Adverbial clause

Summary

An adverbial clause is a dependent clause that functions as an adverb.[1] That is, the entire clause modifies a separate element within a sentence. As with all clauses, it contains a subject and predicate, though the subject as well as the (predicate) verb are omitted and implied if the clause is reduced to an adverbial phrase as discussed below.[2]

Adverbial clause versus adverbial phraseEdit

Adverbial clausesEdit

An adverbial clause begins with a subordinating conjunction—sometimes called a trigger word. In the examples below, the adverbial clause is italicized and the subordinating conjunction is bolded:

Mary, the aspiring actress, became upset as soon as she saw the casting list.
(subject: she; predicate: saw the casting list; the clause modifies the verb became)
Peter, the drama teacher, met with Mary after she calmed down.
(explicit subject: she; predicate: came to the next class.; predicate (verb): came; the clause modifies the verb met)
We left before the speeches ended.
(adverbial clause; contains subject and predicate)

According to Sidney Greenbaum and Randolph Quirk (Greenbaum and Quirk, 1990), adverbial clauses function mainly as adverbial adjuncts or disjuncts but differ in syntax from adverbial phrases and adverbial prepositional phrases, as indicated below.

Adverbial phrasesEdit

Unlike adverbial clauses, adverbial phrases contain neither an explicit subject nor a predicate. In the examples below, the adverbial phrase is italicized and the adposition is bolded:

Mary, the aspiring actress, became upset as one of the casting list rejects.
Peter, the drama teacher, met with Mary after seeing her disappointment.
We left before the speeches.

TypesEdit

Adverbial clauses are divided into several groups according to the actions or senses of their conjunctions:

Type of clause Common conjunctions Function Example
time Conjunctions answering the question "when?", such as: when, before, after, since, while, as, as long as, till, until, etc.;

or the paired (correlative) conjunctions: hardly...when, scarcely...when, barely...when, no sooner...than[3]

These clauses:

Say when something happens by referring to a period or point of time, or to another event.

Her goldfish died when she was young.

He came after night had fallen.

We barely had gotten there when mighty Casey struck out.

He told us his adventures in Arctic as we went along.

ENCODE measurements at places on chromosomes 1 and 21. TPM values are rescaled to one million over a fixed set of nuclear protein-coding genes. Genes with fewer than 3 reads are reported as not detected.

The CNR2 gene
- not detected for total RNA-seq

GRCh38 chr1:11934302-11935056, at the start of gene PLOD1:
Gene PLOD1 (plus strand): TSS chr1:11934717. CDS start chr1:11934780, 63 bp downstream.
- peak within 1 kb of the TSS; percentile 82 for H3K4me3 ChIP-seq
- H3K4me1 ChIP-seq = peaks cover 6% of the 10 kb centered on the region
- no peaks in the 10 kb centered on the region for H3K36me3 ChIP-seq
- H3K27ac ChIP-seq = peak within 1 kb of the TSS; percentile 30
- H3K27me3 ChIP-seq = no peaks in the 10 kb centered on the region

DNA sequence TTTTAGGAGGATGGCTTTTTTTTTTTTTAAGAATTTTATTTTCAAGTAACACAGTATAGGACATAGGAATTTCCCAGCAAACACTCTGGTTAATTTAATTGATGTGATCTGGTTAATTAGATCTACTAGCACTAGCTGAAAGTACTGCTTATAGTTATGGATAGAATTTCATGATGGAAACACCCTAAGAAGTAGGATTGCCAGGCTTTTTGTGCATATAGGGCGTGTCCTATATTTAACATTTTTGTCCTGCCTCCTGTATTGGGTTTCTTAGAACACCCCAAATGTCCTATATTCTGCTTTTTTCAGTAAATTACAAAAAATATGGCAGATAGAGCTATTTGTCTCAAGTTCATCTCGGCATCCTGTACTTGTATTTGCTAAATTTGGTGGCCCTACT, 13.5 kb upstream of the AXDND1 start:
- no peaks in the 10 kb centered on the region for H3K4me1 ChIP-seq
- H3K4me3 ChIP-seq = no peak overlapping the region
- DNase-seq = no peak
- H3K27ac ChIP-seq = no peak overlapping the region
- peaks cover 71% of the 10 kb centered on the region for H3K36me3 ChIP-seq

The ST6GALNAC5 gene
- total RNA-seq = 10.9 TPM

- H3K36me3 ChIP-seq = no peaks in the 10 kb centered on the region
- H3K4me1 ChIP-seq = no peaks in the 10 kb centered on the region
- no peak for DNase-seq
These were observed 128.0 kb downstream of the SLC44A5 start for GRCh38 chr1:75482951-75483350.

condition if, unless, lest, provided that Talk about a possible or counterfactual situation and its consequences. If they lose weight during an illness, they soon regain it afterwards.
purpose in order to, so that, in order that, in case Indicate the purpose of an action. They had to take some of his land so that they could extend the churchyard.
reason because, since, as, given Indicate the reason for something. I couldn't feel anger against him because I liked him too much.
concession although, though, while Make two statements, one of which contrasts with the other or makes it seem surprising. I used to read a lot, though I don't have much time for books now.
place Answering the question "where?": where, wherever, anywhere, everywhere, etc. Talk about the location or position of something. He said he was happy where he was.
comparison as...as, than, as State comparison of a skill, size or amount, etc. Johan can speak English as fluently as his teacher can.

She is a better cook than I am.

manner Answering the question, "how"?: as, like Talk about someone's behavior or the way something is done. I was never allowed to do things as I wanted to do.

He spent a lot of money as if he was very rich.

results so...that, such...that Indicate the result(s) of an act or event. My suitcase had become so damaged that the lid would not stay closed.

See alsoEdit

Temporal clause (Latin)

ReferencesEdit

  1. ^ Heusinger, Klaus von; Maienborn, Claudia; Portner, Paul (2011-12-23). Semantics. Volume 2. Walter de Gruyter. ISBN 978-3-11-025507-2.
  2. ^ "Grammar Lesson - Reducing Adverb Clauses - ELC". ELC - English Language Center. 2014-03-17. Retrieved 2018-01-24.
  3. ^ HARDLY, SCARCELY, BARELY, NO SOONER

Further readingEdit

  • Greenbaum, Sidney & Quirk, Randolph. A Student's Grammar of the English Language. Hong Kong: Longman Group (FE) Ltd, 1990.
  • Sinclair, John (editor-in-chief). Collins Cobuild English Grammar. London and Glasgow: William Collins Sons & Co ltd, 1990.

External linksEdit

  • Adverb Clause
  • How to Use Adverb Clauses